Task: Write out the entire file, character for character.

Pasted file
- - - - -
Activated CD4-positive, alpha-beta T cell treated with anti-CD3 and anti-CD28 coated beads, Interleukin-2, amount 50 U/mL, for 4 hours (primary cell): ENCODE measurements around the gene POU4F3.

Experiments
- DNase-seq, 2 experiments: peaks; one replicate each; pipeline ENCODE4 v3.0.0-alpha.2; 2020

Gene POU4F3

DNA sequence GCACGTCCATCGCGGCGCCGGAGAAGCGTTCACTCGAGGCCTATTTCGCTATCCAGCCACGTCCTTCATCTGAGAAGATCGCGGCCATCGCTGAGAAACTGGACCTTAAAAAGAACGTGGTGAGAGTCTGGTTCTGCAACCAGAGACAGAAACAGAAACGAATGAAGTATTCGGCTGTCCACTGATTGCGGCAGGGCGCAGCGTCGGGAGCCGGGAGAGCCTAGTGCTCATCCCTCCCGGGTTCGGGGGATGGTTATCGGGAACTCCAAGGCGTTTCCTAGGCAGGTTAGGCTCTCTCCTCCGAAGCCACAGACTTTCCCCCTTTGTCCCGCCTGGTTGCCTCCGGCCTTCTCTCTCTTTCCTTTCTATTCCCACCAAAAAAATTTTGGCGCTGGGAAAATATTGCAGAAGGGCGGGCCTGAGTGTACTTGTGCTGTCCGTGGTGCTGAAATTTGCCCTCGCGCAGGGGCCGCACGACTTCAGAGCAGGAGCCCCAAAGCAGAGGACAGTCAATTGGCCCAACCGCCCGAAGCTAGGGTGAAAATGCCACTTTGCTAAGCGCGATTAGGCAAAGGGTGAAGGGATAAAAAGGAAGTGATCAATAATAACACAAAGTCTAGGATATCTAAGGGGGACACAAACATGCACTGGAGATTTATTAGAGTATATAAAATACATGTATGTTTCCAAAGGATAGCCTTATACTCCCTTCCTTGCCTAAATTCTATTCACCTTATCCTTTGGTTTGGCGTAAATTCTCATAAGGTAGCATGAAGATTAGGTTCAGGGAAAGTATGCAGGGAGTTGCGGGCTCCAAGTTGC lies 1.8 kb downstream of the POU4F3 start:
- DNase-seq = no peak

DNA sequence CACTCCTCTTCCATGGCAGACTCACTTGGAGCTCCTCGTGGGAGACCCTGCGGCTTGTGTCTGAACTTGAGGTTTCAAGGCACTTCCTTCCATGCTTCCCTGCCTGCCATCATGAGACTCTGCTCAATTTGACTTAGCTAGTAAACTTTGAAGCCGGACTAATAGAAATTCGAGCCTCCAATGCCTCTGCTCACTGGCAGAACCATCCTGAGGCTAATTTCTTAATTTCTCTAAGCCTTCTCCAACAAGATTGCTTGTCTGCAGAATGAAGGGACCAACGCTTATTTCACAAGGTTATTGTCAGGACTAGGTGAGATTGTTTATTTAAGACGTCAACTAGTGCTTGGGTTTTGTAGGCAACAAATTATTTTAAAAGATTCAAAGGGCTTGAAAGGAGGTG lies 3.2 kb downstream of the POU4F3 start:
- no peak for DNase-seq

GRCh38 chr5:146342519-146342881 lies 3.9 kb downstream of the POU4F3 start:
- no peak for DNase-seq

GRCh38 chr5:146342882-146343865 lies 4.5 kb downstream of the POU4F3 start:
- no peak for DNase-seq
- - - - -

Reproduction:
Activated CD4-positive, alpha-beta T cell treated with anti-CD3 and anti-CD28 coated beads, Interleukin-2, amount 50 U/mL, for 4 hours (primary cell): ENCODE measurements around the gene POU4F3.

Experiments
- DNase-seq, 2 experiments: peaks; one replicate each; pipeline ENCODE4 v3.0.0-alpha.2; 2020

Gene POU4F3

DNA sequence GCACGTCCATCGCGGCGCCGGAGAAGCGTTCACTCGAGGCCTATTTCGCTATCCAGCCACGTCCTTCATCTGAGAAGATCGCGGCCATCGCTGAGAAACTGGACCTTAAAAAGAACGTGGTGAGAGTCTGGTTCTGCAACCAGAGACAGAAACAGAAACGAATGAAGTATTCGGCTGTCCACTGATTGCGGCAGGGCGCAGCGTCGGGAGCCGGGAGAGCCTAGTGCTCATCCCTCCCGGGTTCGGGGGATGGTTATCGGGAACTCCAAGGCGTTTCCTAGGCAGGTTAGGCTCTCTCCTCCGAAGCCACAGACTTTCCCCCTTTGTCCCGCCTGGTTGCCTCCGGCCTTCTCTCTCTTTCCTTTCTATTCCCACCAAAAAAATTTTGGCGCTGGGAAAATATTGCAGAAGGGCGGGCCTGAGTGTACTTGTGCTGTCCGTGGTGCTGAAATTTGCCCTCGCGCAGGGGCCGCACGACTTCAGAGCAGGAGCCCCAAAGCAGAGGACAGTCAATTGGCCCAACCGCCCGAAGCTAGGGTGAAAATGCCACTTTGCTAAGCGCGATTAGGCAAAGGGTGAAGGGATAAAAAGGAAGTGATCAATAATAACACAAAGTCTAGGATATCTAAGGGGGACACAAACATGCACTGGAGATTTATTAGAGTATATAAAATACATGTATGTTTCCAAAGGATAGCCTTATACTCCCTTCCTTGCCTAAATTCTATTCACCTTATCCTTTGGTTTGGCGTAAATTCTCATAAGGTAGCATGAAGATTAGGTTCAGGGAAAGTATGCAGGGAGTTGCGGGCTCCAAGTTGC lies 1.8 kb downstream of the POU4F3 start:
- DNase-seq = no peak

DNA sequence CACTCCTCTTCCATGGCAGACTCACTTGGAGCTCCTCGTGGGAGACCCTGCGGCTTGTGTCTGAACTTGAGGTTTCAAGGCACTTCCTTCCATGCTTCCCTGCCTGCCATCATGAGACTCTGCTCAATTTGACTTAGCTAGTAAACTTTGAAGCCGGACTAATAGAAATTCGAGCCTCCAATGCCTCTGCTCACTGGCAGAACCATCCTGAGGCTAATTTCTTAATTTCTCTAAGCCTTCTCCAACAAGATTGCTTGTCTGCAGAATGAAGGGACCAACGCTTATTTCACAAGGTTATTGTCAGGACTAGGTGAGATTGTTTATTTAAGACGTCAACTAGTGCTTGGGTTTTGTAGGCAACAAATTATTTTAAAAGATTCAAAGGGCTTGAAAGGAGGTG lies 3.2 kb downstream of the POU4F3 start:
- no peak for DNase-seq

GRCh38 chr5:146342519-146342881 lies 3.9 kb downstream of the POU4F3 start:
- no peak for DNase-seq

GRCh38 chr5:146342882-146343865 lies 4.5 kb downstream of the POU4F3 start:
- no peak for DNase-seq